Disclosures: The authors report no relevant financial disclosures.

If one CVD event was considered to be equivalent to one major bleed, 2.5% of women and 12.1% of men without CVD were likely to have a 5-year net benefit from an aspirin regimen, researchers reported in the Annals of Internal Medicine.

If one CVD event was considered to be equivalent to two major bleeds, the percentage of people without CVD with a net benefit from a 5-year aspirin regimen rose to 21.4% of women and 40.7% of men.

Those who would benefit from aspirin “could be identified by using a personalized benefit-harm analysis, and sharing the findings of such an analysis with patients might support more informed decision-making,” Vanessa Selak, MBChB, PhD, senior lecturer in epidemiology, biostatistics and public health at the University of Auckland, New Zealand, and colleagues wrote.

Selak and colleagues analyzed 245,028 people (44% women) who were part of the PREDICT electronic decision-support program used in certain primary care practices in New Zealand. All participants were aged 30 to 79 years, did not have CVD at baseline and received a CVD risk assessment between 2012 and 2016.

Personalized predictions

The researchers calculated the proportional effect of aspirin on CVD and bleeding risk using data from a meta-analysis of 13 randomized controlled trials of aspirin for primary prevention. From there, the researchers developed a personalized prediction model, calculating the net effect by subtracting the predicted reduction in CVD events from the predicted increase in major bleeds during 5-year aspirin use.

The model assumed one CVD event was equivalent to one major bleed, but a sensitivity analysis was conducted assuming one CVD event was equivalent to two major bleeds.

Participants were stratified by those who had net benefit (net effect score of less than –1), equipoise (net effect score of –1 to 1) or net harm (net effect score of 2 or more). In some analyses, patients were further stratified into substantial net benefit (net effect score of –5 or less) or substantial net harm (net effect score of 5 or greater).

Aspirin and the heart 
If one CVD event was considered to be equivalent to one major bleed, 2.5% of women and 12.1% of men without CVD were likely to have a 5-year net benefit from an aspirin regimen.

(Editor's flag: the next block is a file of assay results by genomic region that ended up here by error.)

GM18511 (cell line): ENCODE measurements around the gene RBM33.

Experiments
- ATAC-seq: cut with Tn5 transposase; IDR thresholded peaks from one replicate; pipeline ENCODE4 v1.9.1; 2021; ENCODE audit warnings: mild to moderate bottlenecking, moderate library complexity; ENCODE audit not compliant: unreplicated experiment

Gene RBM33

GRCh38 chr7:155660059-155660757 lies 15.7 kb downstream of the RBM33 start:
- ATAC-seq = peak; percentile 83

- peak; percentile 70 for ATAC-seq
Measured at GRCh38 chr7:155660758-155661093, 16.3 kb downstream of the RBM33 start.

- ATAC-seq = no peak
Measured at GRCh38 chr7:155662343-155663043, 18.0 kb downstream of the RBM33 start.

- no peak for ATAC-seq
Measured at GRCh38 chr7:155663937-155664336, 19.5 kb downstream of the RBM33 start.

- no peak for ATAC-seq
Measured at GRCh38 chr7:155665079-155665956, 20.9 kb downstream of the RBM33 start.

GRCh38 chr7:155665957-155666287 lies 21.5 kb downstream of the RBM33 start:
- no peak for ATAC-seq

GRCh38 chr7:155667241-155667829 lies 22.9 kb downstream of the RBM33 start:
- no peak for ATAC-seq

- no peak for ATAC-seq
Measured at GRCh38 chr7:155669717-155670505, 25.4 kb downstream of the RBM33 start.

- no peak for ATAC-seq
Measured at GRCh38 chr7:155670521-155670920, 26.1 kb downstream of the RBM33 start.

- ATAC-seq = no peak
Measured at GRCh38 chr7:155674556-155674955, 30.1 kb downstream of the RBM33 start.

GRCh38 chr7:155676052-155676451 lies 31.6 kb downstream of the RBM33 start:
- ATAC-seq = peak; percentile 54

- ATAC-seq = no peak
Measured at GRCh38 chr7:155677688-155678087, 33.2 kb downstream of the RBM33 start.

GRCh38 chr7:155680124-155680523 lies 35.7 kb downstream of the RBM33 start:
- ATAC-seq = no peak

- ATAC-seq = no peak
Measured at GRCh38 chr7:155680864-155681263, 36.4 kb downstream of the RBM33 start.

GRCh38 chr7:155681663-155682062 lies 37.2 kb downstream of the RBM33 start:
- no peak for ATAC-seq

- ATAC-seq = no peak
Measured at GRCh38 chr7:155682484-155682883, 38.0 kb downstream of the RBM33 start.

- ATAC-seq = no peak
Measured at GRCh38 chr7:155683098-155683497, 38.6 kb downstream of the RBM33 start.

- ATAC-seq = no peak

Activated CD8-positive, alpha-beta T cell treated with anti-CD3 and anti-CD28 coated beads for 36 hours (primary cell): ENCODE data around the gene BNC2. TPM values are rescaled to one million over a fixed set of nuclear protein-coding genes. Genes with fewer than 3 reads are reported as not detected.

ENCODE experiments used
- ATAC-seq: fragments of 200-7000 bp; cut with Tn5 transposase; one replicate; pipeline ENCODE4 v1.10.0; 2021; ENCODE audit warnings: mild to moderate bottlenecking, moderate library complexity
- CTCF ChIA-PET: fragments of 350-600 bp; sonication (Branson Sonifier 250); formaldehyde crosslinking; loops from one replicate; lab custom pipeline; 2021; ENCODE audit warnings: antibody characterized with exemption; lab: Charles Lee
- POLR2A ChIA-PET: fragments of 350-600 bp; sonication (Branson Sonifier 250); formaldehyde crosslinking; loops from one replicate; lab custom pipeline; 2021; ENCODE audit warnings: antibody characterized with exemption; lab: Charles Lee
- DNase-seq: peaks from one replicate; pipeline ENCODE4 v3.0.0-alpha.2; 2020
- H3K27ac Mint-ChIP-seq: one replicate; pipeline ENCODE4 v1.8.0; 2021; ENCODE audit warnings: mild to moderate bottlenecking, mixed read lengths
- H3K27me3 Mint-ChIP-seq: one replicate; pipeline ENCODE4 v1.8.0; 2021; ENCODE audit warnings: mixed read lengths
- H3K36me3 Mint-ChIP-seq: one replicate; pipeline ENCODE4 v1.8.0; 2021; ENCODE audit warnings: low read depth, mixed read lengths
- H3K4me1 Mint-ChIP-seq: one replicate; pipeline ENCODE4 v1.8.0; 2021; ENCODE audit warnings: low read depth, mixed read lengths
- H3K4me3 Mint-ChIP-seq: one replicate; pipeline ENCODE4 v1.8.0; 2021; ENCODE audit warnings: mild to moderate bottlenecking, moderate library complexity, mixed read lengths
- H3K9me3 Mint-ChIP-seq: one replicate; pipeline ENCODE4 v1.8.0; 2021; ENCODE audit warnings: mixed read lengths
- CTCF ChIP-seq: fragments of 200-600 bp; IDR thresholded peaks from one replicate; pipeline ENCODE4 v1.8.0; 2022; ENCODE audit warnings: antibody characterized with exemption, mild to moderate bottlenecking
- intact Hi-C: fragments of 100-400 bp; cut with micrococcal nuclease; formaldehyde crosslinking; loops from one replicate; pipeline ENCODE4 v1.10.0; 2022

Source: Adobe Stock

Compared with those who had net harm from aspirin use, those who had net benefit were older had greater baseline risk for CVD and bleeding, had higher systolic BP and had a higher ratio of total cholesterol to HDL, Selak and colleagues wrote.

The net benefit group compared with the net harm group also were more likely to be current smokers, to have diabetes and to be taking BP or lipid-lowering medication, according to the researchers.

In contrast, they wrote, the net harm group was more likely than the net benefit group to have a history of cancer, major bleeding, peptic ulcer disease or alcohol-related conditions and to be taking drugs for peptic ulcer disease or other drugs known to increase bleeding risk.

“For some persons without CVD, aspirin is likely to result in net benefit,” Selak and colleagues wrote.

Balancing risks, benefits

In a related editorial, John B. Kostis, MD, director of the Cardiovascular Institute of New Jersey, associate dean for cardiovascular research, John G. Detwiler Professor of Cardiology and professor of medicine and pharmacology at Rutgers Robert Wood Johnson Medical Center, wrote: “Establishing firm, evidence-based recommendations for aspirin use in primary prevention is difficult. It seems reasonable to recommend aspirin for the primary prevention of CVD in select patients, including those who are at high risk for CVD, provided that the bleeding risk is low, as evidenced by a history of bleeding and comorbid conditions.” – by Erik Swain

Disclosures: The authors report no relevant financial disclosures.